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What Is the Status of India’s ‘One Nation, One Subscription’ Plan?

What Is the Status of India’s ‘One Nation, One Subscription’ Plan?

Journals stacked on a shelf. Photo: yeaki/Flickr, CC BY 2.0

  • Nearly two years since the Indian government proposed its ‘One Nation, One Subscription’ plan, there have been no public updates on its progress.
  • ONOS proposes to centrally negotiate a payment to journal publishers so that the papers they publish can be accessed by the people of India for free.
  • Subhash Lakhotia, distinguished professor at BHU, said “the major catch is how much the commercial interests of publishers will be acceded to by the government”.
  • Science policy researcher Moumita Koley said India’s size and the number of its institutes means identifying a single cost for a nationwide subscription will be difficult.
  • Experts also said the government shouldn’t spend so much money on subscriptions but instead strengthen good journals and promote a pro-preprints culture.

Bengaluru: Last month, the US announced that all taxpayer-funded research should be made available to the people by the end of 2025. In India, nearly two years since the government proposed its ‘One Nation, One Subscription’ (ONOS) plan, there have been no public updates on its progress.

The proposal emerged in India’s fifth draft Science Technology and Innovation Policy (STIP) 2020. If it is implemented, people in India will have access to scientific publications at a fixed and centrally negotiated cost that the government will pay publishers directly.

Typically, scientists publish papers in a journal, and the reader – an individual or an institute – pays a fee to the publisher to access a paper. At the institute level, libraries subscribe to journals at a fixed cost, making their contents available to the institutes’ students and researchers.

As journal publishers jacked up their prices over time, librarians formed consortia to increase their bargaining power when negotiating with publishers for subscriptions.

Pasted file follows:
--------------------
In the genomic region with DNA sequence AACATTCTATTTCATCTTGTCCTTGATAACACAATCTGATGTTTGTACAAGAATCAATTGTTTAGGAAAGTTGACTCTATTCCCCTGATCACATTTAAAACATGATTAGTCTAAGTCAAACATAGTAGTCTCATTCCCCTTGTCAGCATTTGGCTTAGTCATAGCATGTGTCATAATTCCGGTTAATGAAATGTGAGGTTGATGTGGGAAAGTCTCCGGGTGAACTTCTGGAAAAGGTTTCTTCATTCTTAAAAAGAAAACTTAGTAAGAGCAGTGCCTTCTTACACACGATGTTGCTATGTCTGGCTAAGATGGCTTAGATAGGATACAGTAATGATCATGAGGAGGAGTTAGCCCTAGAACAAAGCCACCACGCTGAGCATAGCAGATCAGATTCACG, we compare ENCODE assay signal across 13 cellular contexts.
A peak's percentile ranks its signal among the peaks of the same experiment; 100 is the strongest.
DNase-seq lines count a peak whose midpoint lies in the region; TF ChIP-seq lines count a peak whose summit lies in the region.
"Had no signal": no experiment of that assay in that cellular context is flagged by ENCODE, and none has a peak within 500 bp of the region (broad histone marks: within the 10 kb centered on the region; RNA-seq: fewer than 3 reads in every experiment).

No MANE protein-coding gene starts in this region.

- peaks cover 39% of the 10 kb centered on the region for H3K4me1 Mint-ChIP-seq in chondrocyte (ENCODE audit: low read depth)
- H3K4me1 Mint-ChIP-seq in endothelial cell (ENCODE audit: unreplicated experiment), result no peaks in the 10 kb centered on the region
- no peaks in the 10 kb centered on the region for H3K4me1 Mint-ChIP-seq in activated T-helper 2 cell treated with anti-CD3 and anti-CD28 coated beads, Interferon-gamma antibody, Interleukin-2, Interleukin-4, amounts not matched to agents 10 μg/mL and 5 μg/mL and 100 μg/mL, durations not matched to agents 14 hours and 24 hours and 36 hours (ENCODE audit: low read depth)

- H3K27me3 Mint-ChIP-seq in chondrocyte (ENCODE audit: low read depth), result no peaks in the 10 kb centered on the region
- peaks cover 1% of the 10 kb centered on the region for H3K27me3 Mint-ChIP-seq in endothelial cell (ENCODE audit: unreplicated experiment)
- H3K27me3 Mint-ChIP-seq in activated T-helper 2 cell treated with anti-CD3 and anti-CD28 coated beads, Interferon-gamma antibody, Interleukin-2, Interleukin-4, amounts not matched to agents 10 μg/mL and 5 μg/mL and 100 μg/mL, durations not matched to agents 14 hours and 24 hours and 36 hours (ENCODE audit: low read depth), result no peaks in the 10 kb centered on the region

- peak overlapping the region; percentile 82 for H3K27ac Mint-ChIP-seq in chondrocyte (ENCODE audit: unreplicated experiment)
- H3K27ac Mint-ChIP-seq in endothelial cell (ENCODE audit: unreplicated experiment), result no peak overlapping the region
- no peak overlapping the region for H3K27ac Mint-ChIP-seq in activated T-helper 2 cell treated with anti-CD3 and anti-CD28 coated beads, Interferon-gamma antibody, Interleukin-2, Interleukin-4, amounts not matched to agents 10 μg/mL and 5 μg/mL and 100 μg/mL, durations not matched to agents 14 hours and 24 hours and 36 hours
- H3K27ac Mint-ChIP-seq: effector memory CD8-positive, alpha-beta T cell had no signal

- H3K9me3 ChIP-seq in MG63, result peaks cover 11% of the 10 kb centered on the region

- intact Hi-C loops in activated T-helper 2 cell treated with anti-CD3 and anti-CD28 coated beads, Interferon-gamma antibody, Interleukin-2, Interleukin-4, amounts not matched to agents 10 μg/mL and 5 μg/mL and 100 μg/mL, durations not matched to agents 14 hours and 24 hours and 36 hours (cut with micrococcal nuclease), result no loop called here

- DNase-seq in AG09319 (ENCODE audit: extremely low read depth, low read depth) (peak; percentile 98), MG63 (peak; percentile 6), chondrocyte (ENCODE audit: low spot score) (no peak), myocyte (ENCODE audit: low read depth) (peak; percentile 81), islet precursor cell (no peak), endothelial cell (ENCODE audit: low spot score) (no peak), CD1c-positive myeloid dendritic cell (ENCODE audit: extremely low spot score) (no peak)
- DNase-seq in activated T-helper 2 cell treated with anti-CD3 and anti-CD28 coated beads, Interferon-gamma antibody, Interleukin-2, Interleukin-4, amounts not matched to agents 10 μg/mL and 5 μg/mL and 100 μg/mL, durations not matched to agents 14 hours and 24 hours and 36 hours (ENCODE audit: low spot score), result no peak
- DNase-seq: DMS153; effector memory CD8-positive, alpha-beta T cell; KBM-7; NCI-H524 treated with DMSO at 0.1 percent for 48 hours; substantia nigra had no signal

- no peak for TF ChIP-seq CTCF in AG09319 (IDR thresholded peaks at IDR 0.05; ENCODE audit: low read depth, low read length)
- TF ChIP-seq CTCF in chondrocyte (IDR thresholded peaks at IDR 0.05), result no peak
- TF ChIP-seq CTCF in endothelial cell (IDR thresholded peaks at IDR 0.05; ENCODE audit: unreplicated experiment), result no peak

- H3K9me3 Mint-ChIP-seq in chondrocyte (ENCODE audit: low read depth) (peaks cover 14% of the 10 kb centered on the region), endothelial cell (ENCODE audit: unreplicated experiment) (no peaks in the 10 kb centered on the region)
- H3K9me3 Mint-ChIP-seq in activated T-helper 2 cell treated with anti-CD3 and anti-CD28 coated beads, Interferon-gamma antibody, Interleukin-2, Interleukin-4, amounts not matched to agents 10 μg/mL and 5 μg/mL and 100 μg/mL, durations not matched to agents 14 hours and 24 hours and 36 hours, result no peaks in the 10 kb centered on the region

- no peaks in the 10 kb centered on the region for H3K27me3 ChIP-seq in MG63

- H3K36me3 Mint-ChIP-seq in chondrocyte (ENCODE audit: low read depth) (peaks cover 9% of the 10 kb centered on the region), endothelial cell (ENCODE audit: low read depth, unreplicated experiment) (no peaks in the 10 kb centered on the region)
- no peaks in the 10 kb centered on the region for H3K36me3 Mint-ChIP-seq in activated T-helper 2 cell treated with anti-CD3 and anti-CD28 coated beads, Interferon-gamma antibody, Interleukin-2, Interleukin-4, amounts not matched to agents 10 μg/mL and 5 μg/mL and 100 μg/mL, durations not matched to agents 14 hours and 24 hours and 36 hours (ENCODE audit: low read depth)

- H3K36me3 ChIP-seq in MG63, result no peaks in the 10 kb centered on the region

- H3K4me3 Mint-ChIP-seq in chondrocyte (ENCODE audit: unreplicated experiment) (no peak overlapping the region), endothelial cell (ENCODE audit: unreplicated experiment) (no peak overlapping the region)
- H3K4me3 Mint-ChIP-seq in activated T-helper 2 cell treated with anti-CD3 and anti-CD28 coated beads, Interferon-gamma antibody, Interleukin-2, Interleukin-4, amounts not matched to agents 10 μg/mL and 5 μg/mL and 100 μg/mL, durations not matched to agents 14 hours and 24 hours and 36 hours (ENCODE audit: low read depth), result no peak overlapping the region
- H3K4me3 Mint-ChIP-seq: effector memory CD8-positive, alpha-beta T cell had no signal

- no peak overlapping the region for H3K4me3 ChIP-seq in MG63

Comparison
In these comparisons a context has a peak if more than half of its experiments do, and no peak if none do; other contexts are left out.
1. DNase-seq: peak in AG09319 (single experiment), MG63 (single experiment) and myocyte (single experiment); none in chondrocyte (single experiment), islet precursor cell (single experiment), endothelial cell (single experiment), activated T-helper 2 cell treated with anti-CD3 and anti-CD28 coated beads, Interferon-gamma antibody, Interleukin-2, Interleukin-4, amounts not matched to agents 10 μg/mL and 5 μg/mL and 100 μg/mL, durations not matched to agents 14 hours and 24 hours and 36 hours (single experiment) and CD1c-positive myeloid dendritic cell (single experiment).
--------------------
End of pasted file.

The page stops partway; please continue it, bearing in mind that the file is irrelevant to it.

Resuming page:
In the last decade, the open access (OA) movement has emerged as an alternative way to access the scientific literature, and has garnered considerable support in the scientific community. The three most popular types of OA are:

  • Gold OA – The research output is available immediately to the reader on the website of the journal, and the researcher (or their funder) pays to have the paper published;
  • Green OA – Institutional repositories save copies of papers published by their researchers, making them accessible for all free of cost after a specified embargo period set by the journal (typically six months to one year).
  • Diamond OA – Journals publish papers at no cost either to institutes or to journals’ readers.

ONOS essentially proposes to extend libraries’ consortia-level negotiations to a national scale: a centrally negotiated payment by the Government of India with journal publishers, whereby all individuals of the country can access those journals at no additional cost.

The idea was born from the deliberations of a committee comprising members of the three major science academies in India: the Indian National Science Academy, the Indian Academy of Sciences and the National Academy of Sciences India, plus some other invited experts.

‘Commercial interests’

According to the committee’s report, published in April 2020, India spends about Rs 1,500 crore every year for journal subscriptions. The hope with ONOS is that the government may be able to hammer out a better deal, K. VijayRaghavan, former principal scientific adviser to the Government of India and leader of the negotiations, told The Wire Science in 2019.

© K. VijayRaghavan
K. VijayRaghavan

The idea that the policy could get us a better deal hasn’t gone without contest. According to Subbiah Arunachalam, a retired scientist and a pioneering advocate for OA in India, commercial publishers may be able to get the better out of negotiations with one small, centralised group, in enforcing their business interests, rather than with several entities like institutional libraries.

“There is no need for such a policy,” Arunachalam said, “because it will only take poor taxpayers’ money and give it to rich publishers.”

Many other researchers are also wary of the cost – although they also find the ONOS policy to be attractive.

“The ‘One Nation, One Subscription’ policy looks nice and logical in principle,” Subhash C. Lakhotia, a distinguished professor at the Banaras Hindu University, Varanasi, and a member of the committee that proposed the idea, said. “However, the major catch is how much the commercial interests of publishers will be acceded to by the government.”

Lakhotia also doubted the “complete feasibility” of the policy: while a central committee can negotiate with a few ‘mega-publishers’, there will be numerous publishers that won’t fall under this umbrella – not to mention ‘predatory journals’.